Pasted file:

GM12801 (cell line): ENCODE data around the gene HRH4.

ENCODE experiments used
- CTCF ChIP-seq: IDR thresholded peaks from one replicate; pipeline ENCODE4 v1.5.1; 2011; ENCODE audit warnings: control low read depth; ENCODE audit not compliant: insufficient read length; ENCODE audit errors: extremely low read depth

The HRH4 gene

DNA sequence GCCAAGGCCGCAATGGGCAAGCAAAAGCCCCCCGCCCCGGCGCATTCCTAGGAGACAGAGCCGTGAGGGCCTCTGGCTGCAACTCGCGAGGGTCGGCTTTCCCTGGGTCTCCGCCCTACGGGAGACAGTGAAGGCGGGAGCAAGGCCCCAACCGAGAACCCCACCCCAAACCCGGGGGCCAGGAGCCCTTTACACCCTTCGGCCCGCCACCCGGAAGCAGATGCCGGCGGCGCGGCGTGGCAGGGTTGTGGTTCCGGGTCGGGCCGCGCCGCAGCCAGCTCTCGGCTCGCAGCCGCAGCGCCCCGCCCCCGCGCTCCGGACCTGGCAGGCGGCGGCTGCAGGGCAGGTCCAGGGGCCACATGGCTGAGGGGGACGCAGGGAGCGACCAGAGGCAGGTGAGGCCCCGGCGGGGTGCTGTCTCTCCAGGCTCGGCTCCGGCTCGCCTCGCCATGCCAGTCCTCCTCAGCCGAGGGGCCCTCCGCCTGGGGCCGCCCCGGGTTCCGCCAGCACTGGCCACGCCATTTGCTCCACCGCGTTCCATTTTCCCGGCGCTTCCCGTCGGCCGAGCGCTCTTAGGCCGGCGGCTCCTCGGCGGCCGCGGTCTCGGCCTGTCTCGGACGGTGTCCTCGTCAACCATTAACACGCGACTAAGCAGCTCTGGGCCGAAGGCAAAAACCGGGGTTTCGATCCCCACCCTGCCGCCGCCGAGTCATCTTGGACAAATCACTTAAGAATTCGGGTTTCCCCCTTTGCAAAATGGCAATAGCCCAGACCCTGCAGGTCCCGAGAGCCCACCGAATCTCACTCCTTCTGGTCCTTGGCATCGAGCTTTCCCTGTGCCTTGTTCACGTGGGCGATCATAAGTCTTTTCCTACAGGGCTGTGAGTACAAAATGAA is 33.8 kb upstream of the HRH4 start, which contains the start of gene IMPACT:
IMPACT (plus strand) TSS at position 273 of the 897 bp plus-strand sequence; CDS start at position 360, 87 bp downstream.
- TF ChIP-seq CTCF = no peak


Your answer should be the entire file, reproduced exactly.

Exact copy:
GM12801 (cell line): ENCODE data around the gene HRH4.

ENCODE experiments used
- CTCF ChIP-seq: IDR thresholded peaks from one replicate; pipeline ENCODE4 v1.5.1; 2011; ENCODE audit warnings: control low read depth; ENCODE audit not compliant: insufficient read length; ENCODE audit errors: extremely low read depth

The HRH4 gene

DNA sequence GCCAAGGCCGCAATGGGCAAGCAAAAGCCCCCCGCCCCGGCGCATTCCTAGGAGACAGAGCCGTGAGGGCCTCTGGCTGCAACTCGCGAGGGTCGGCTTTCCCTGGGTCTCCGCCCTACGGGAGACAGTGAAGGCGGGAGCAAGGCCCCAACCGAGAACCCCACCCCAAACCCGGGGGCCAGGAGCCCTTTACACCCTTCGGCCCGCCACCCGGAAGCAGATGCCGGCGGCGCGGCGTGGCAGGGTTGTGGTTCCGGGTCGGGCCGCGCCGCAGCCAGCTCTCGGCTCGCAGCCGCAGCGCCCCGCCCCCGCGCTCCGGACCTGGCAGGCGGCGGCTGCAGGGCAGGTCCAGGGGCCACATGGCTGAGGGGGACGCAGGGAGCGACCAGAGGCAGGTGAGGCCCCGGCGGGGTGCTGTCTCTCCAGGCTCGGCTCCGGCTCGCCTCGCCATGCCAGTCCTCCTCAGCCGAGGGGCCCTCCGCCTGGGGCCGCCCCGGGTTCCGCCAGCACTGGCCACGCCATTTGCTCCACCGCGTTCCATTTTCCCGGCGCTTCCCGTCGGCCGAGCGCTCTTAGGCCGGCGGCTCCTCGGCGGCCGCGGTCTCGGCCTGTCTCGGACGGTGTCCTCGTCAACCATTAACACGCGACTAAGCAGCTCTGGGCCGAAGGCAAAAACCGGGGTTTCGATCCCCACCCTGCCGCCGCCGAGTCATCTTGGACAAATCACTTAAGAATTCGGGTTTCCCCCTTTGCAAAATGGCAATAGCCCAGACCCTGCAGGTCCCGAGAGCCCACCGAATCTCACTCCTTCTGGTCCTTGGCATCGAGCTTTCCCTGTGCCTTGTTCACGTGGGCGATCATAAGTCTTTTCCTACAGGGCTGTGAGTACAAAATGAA is 33.8 kb upstream of the HRH4 start, which contains the start of gene IMPACT:
IMPACT (plus strand) TSS at position 273 of the 897 bp plus-strand sequence; CDS start at position 360, 87 bp downstream.
- TF ChIP-seq CTCF = no peak